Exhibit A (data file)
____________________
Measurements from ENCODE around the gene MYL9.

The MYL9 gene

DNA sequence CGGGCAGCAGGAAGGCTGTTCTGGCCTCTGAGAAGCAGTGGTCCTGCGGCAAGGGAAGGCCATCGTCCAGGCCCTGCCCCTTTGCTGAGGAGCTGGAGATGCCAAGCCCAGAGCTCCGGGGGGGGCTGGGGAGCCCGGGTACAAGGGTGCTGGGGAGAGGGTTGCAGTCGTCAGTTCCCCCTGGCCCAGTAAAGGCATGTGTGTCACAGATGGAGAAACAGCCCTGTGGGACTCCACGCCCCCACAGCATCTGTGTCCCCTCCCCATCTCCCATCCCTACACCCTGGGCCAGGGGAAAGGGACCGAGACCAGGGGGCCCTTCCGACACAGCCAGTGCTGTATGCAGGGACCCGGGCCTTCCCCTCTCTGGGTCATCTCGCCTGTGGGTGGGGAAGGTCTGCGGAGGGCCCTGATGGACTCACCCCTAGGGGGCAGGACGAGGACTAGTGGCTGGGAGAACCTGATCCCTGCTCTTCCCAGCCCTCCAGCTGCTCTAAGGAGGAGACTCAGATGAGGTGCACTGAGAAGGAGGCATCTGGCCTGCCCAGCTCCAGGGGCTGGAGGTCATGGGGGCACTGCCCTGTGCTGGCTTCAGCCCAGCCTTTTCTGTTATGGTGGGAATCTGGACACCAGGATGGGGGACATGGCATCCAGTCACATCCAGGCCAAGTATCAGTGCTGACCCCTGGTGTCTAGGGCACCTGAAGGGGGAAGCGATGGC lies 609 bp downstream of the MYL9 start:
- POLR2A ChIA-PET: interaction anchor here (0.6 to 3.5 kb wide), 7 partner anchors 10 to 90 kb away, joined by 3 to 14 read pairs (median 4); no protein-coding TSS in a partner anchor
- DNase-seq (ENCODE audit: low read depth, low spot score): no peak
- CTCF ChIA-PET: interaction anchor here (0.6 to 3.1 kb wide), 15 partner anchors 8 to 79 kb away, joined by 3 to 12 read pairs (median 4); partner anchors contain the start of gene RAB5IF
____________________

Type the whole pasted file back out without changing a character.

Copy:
Measurements from ENCODE around the gene MYL9.

The MYL9 gene

DNA sequence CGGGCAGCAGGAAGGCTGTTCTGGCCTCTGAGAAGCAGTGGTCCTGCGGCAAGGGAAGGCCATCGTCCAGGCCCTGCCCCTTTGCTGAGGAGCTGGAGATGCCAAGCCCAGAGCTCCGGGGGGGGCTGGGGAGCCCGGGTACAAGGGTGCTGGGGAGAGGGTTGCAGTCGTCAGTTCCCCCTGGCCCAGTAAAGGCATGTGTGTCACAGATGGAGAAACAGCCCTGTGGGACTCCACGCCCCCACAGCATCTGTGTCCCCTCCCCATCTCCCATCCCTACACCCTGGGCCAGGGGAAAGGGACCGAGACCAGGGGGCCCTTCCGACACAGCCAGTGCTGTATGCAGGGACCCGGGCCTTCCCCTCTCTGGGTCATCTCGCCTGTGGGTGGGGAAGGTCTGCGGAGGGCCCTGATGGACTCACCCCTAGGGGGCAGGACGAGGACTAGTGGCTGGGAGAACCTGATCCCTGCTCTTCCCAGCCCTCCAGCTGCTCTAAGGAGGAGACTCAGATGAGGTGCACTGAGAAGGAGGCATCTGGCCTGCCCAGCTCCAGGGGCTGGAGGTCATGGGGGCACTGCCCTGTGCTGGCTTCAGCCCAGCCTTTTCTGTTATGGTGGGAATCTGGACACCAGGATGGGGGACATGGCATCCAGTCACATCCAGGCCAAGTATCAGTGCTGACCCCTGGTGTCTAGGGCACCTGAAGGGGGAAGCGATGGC lies 609 bp downstream of the MYL9 start:
- POLR2A ChIA-PET: interaction anchor here (0.6 to 3.5 kb wide), 7 partner anchors 10 to 90 kb away, joined by 3 to 14 read pairs (median 4); no protein-coding TSS in a partner anchor
- DNase-seq (ENCODE audit: low read depth, low spot score): no peak
- CTCF ChIA-PET: interaction anchor here (0.6 to 3.1 kb wide), 15 partner anchors 8 to 79 kb away, joined by 3 to 12 read pairs (median 4); partner anchors contain the start of gene RAB5IF